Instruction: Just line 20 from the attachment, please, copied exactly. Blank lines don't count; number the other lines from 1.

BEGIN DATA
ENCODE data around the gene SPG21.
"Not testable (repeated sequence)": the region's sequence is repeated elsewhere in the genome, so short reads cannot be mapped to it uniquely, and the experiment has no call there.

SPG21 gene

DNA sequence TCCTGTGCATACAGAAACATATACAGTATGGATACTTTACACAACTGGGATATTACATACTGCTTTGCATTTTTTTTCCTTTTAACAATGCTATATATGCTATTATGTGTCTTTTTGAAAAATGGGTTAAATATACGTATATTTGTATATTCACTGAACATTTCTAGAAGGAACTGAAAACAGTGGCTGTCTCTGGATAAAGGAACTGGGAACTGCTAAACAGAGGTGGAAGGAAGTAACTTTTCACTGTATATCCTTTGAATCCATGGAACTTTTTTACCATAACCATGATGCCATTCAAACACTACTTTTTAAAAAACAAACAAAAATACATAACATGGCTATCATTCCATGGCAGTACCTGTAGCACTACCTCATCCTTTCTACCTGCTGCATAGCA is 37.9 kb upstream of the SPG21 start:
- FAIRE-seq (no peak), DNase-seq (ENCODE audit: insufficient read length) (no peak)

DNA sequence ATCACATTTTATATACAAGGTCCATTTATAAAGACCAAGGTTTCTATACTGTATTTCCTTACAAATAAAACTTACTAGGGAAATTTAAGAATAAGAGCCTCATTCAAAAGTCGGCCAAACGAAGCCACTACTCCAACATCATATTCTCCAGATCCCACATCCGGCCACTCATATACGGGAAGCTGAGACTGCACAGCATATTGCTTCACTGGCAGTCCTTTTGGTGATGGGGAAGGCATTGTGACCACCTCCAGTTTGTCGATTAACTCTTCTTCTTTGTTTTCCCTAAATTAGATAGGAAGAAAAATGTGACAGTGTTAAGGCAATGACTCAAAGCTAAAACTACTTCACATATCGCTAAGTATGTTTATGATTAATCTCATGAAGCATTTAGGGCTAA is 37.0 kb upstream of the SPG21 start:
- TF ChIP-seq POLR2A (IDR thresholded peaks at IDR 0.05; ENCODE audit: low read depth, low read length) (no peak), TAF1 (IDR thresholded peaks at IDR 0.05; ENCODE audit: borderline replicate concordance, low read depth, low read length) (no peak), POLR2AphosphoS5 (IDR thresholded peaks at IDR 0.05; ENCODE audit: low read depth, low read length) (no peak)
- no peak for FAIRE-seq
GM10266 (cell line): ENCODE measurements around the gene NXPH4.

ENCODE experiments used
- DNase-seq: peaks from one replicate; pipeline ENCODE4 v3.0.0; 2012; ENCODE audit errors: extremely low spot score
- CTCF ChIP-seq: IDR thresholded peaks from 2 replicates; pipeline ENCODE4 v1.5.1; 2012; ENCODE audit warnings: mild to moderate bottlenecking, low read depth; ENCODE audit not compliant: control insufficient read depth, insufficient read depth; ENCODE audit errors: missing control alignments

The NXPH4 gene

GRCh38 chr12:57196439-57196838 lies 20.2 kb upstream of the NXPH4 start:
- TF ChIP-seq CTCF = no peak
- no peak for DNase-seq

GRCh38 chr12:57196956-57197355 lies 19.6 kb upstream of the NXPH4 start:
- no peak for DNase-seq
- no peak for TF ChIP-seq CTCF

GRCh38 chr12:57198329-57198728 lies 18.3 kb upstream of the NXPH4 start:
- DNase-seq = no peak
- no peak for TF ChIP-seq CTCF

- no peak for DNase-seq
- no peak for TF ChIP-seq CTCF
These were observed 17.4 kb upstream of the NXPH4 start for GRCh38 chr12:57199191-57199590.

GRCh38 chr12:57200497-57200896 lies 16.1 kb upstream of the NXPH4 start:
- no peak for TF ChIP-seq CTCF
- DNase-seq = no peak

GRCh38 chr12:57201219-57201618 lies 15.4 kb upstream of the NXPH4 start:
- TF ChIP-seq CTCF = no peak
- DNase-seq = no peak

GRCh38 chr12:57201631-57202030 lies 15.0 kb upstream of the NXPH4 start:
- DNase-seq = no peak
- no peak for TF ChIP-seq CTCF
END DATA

GRCh38 chr12:57198329-57198728 lies 18.3 kb upstream of the NXPH4 start: